The Atlanta Symphony Orchestra announced Wednesday the performances planned for its 2018-19 season, a journey through new music and old, Bernstein and Beethoven, and the beginning of the end of the tenure of music director Robert Spano. In January, Spano announced that he would retire from leadership of the ASO in 2021, so his three-year swan song begins in September.
“Love, Simon” is an Atlanta story, based on a novel by an Atlanta writer, set in Atlanta, and shot in Atlanta, so it’s no surprise that when there’s a revelatory scene in a restaurant, it’s staged in a Waffle House. In fact, Waffle House became a sort of headquarters for the cast and crew during the 30-day shoot, though male lead Nick Robinson, the Simon of “Love, Simon,” isn’t fluent in the hash brown menu yet. “Chopped, diced, sliced, mixed, cubed? I should be able to say it,” said Robinson.
The musicians of the Atlanta Symphony Orchestra and the management at the Woodruff Arts Center announced Monday that they have agreed upon a new contract extension for the ASO that runs through the 2020-2021 season. Photo: courtesy Atlanta Symphony OrchestraA peaceful round of negotiations has yielded a new contract for the Atlanta Symphony Orchestra musicians that will carry the orchestra through the 2020-21 season, it was announced Monday.
Muck Rack makes it simple to find people, tweets, or articles that mention any name, keyword, company, hashtag etc. We've compiled this guide to help you make the most of your search.
Selecting a term
Start searching tweets, articles from media outlets, articles mentioned in tweets, journalists'
names, titles and bios with some suggested searches:
Companies or Topics (e.g. iPhone, Microsoft)
Phrases (e.g. "cloud computing") — use quotes to keep the terms together
Twitter handles (e.g. @username) — returns those who have mentioned or replied to
Names (e.g. "David Pogue")
Hashtags (e.g. #sxsw, #london2012)
Bio details (e.g. vegan, Olympics, father)
Muck Rack's Advanced Search allows for many boolean operators.
Find results that mention multiple specified terms, use AND or
+. For example, ensure each result contains both Elon Musk and Mark Zuckerberg by
searching Musk AND Zuckerberg or Musk + Zuckerberg.
Use the operators OR or , to broaden your search when you'd like either of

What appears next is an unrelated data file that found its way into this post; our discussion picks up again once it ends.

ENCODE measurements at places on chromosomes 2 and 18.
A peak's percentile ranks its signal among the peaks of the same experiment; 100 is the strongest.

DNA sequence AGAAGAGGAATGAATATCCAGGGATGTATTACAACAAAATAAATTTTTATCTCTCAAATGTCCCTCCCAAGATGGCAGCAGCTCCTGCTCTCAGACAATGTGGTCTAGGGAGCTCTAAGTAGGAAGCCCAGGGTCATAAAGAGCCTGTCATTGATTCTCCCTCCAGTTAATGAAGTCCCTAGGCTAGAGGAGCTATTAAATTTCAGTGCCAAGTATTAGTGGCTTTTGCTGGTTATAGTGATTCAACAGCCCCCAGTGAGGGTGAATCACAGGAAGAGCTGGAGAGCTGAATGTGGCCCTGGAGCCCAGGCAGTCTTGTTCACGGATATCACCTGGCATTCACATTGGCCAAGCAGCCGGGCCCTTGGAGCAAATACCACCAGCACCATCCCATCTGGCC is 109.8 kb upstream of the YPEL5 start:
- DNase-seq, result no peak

multiple terms to appear in results. (This is the default behavior of our search when no operators
are used). For example, results will contain either cake or cookie by searching cake OR cookie or cake,cookie
Use NOT or - to subtract results from your search. For
example, searching Disney will yield results about the Walt Disney Company as well as Walt Disney
World Resort. To exclude mentions of Disney World, search for Disney -World or Disney
When using one of these operators with a phrase, enclose it in quotation marks. For example, you can
find results about smartphones excluding Apple's iPhone 4S by searching smartphone -"iPhone
Exact case matching or punctuation
If you're searching for a brand name or keyword that relies on specific punctuation marks or capitalization, you can
find results that match your exact query by adding matchcase: before the keyword you're searching for, like matchcase:E*TRADE .
Use parentheses to separate multiple
boolean phrases. For example, to find journalists talking about having fun in Disney World or
Disneyland, search for ("disney world" OR disneyland) AND fun.
An asterisk can be used to search for any variation of a root word truncated by the asterisk. For example, searching for admin* will return results for administrator, administration, administer, administered, etc.
A near operator is an AND operator where you can control the distance between the words. You can vary the distance the near operation uses by adding a forward slash and number (between 0-99) such as strawberries NEAR/10 "whipped cream", which means the strawberries must exist within 10 words of "whipped cream".